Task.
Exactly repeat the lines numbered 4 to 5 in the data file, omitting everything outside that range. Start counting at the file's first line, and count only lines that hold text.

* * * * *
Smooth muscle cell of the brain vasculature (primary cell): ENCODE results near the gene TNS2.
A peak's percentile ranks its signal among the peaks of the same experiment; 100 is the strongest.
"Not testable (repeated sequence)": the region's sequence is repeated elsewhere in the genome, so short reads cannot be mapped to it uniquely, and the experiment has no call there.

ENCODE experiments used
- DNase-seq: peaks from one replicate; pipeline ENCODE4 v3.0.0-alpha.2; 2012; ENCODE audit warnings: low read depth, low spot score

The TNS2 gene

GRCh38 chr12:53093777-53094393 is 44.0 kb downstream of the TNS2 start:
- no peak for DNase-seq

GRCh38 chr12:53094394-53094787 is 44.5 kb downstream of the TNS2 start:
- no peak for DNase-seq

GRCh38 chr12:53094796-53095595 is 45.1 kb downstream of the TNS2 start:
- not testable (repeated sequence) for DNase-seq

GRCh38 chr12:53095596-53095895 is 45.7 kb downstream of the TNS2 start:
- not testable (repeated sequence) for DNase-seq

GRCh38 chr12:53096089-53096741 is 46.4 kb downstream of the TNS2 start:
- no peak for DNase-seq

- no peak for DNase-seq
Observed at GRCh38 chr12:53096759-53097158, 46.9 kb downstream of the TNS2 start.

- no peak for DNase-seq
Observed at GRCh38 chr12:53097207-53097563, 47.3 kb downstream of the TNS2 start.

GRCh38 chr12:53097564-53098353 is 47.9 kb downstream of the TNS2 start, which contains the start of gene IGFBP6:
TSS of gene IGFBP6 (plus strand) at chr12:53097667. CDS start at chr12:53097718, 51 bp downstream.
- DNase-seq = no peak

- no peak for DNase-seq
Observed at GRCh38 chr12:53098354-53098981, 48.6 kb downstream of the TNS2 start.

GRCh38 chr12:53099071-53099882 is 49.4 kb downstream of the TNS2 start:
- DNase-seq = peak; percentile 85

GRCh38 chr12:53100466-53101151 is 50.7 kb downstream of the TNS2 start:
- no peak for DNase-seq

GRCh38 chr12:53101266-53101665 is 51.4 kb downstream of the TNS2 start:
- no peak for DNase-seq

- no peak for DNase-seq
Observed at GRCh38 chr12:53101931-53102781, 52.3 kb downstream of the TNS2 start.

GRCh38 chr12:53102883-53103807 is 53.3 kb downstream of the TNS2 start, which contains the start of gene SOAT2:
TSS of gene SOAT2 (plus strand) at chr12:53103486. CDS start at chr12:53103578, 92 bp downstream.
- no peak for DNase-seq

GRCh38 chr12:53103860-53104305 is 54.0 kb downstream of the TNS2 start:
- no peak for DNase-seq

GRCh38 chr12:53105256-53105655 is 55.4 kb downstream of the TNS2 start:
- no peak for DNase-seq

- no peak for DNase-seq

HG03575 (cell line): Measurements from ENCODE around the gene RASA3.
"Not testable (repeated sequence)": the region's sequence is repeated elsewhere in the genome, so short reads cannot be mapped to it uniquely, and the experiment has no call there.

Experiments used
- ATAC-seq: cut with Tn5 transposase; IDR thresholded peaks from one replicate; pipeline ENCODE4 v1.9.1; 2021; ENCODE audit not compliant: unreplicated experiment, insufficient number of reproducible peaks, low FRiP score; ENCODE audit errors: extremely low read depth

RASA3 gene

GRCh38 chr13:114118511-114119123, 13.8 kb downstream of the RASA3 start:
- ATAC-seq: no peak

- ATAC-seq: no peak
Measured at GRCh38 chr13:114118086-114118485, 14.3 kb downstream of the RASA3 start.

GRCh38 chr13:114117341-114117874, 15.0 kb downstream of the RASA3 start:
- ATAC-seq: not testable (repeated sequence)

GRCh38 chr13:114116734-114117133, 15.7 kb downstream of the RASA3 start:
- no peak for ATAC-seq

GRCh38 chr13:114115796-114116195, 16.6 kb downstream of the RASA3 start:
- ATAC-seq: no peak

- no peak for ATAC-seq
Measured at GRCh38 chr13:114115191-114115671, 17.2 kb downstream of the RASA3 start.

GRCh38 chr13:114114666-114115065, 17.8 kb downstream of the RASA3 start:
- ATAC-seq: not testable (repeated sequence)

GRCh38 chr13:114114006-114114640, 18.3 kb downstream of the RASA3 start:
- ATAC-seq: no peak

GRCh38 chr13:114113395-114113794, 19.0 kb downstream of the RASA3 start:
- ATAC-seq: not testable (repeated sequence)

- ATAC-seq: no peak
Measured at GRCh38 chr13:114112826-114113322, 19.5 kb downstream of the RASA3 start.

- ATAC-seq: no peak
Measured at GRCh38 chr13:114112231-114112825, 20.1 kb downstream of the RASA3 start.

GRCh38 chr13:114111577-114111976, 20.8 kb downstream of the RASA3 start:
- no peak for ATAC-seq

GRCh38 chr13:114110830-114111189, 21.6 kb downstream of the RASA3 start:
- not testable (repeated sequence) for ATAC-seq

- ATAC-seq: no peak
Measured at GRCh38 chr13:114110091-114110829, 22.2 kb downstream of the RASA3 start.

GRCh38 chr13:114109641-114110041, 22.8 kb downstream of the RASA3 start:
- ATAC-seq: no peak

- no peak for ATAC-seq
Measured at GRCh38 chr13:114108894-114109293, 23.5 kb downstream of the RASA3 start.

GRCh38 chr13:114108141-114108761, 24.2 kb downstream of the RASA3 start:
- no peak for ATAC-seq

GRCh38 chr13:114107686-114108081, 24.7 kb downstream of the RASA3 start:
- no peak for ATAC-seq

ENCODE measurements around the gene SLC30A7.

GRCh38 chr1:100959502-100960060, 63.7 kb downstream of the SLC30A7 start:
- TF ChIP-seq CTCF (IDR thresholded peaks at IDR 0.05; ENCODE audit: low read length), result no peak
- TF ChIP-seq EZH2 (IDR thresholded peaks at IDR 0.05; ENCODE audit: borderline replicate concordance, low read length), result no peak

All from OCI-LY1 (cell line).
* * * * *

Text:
ENCODE experiments used
- DNase-seq: peaks from one replicate; pipeline ENCODE4 v3.0.0-alpha.2; 2012; ENCODE audit warnings: low read depth, low spot score